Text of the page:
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Danny's Doodles: The Jelly Bean Experiment Paperback – September 3, 2013
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From School Library Journal
Gr 1–3—Danny and his new neighbor, Calvin, must navigate Mrs. Cakel's strict fourth-grade class. Danny becomes the subject of the new boy's jellybean experiment. After devising a hypothesis and a control, Calvin fills Danny's pockets with the candy to see if it attracts friends. This experiment, his reluctance to socialize with classmates or play baseball, and his stories about his father "the spy," make Calvin an outcast. It is with Danny's help that Calvin learns to make friends. The doodles throughout the book are silly and engaging--providing a nice complement to the colorful characters. A great read for children who are ready for short chapter books, this title could also be used as an introduction to a unit on the scientific method.—Erica Thorsen Payne, Meriwether Lewis Elementary School, Charlottesville, VA
The author of the Cam Jansen books has created a new series about two unusual friends. After Calvin Waffles moves into the neighborhood, Danny Cohen starts walking to school with him. Oddball Calvin likes to conduct experiments and purposefully annoy their teacher, Mrs. Cake. Danny is an easygoing kid who mostly goes along with Calvin’s ideas—then Calvin starts an experiment that involves Danny stuffing his pockets with jelly beans. This experiments lead to a way for Calvin to fit in at school, and when Danny and his friends discover Calvin’s secret talent for reading people, Calvin becomes the star of the baseball team without ever touching a bat. Although Danny is the narrator, Calvin is the real focal point here. His difficulties at school and a subplot about his father are treated with sensitivity. This duo is sure to please fans of humorous books like the My Weird School series by Dan Gutman. With plenty of laughs and heart, this is a series to watch. Grades 3-5. --Tiffany Erickson
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Top customer reviews
All of the kid characters are fourth grade classmates. The target readership, at least according to the publisher, is grades one through three, which sounds right, but shouldn't discourage older kids from reading the books. Usually, for this audience, we get zany and antic plots and we get bigger than life heroes and heroines who have a knack for messing up and/or creating chaos. I can think of a dozen such characters right off the top of my head. This book delivers more.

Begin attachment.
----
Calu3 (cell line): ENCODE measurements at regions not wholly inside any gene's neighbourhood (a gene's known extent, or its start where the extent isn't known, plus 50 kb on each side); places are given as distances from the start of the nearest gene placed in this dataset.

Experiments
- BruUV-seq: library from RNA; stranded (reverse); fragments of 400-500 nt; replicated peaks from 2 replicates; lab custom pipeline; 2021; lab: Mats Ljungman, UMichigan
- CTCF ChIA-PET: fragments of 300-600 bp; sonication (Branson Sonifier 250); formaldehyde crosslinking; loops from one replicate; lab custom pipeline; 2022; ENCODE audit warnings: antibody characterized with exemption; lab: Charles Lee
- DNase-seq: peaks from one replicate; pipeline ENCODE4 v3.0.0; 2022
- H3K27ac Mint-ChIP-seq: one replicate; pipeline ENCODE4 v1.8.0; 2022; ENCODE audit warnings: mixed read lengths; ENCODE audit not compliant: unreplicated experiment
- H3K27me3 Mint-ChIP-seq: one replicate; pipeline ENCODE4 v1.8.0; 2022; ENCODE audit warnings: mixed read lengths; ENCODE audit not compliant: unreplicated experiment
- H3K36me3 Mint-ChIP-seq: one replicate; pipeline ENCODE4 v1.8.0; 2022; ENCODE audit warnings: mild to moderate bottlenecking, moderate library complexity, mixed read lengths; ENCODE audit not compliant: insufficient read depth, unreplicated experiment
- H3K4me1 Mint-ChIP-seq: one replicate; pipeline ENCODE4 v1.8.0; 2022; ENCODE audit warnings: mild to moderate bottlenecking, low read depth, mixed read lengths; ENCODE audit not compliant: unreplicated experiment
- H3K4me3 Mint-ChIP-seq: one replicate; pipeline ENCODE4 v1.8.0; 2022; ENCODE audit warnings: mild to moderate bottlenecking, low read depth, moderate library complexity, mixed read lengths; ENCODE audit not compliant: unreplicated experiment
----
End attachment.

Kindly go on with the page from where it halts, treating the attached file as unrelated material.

Danny is the narrator; Calvin is the "weird" loner; Annie is a slightly bossy classmate with a mild sneaker for Danny; Douglas is a classmate who just ignores Calvin because he's weird. Each of these kids confounds your expectations by being decent, generous, understanding, honest and kind every time there is an opportunity for the usual fictional angst or smartmouth or meanness. They are anti-fictional; they are real-real.
Danny is more patient with Calvin than you expect. Annie and Douglas are more opening to getting to know and like Calvin than you expect. Calvin is smarter, funnier, wiser, sadder and more socially attuned than you expect. Just when you think someone is going to get annoyed, they display understanding. Just when you expect anger you get forgiveness. Just when you expect childish drama you get restraint and perspective.
The action here is small. PLOT SPOILER ALERT. Calvin does an experiment to see if people treat Danny differently when he smells of jelly beans. The kids work as partners on a school report. Calvin helps the baseball team by reading the opposing pitcher's body language. The kids overlook Calvin's oddly touching fiction about where his father is. Everyone is bemused by Calvin's eccentric mother.
The writing is neither drippy nor cute. The dialogue says more than the people speaking realize. Danny's musing are not self-conscious and are almost age appropriate, but again, they tell us more than Danny realizes. There is a lot going on in this slim volume and it's all good. This is quality writing.
Please note that I received a free ecopy of this book in exchange for a candid review. Apart from that I have no connection at all to either the author or the publisher of this book.
I like this book for several reasons. It is easy to read and comprehend. It deals with a boy that could easily become the target of bullying, but instead shows a wonderful example of how that can be avoided. The moral is a nice side effect of the story. The story focuses on the jelly bean experiment and the friendship between Danny, Calvin, and a couple other kids. The moral of kindness is just a natural byproduct of the story.
The copy that I have is unfinished, so the illustrations are few in number and most aren't the final artwork. But there are enough spot illustrations scattered throughout the book to keep a child interested in the story through to the end.
This book is targeted at kids ages 7-10.
This book is definitely worth reading to find out the answers to my previously stated questions! As a first grade teacher, I would definitely recommend Elementary school students to read this book. It presents a situation that all kids can relate to: encountering someone who is different than yourself and learning how to create a friendship. Along with this wonderful theme, there are other elements that will help students with their reading. David A. Adler encourages students to use his doodles to aid in comprehension. He presents new vocabulary terms and explanations of them by the narrator, which in turn build the reader's context clue skills. Lastly, Adler incorporates historical and scientific information seamlessly within the story.
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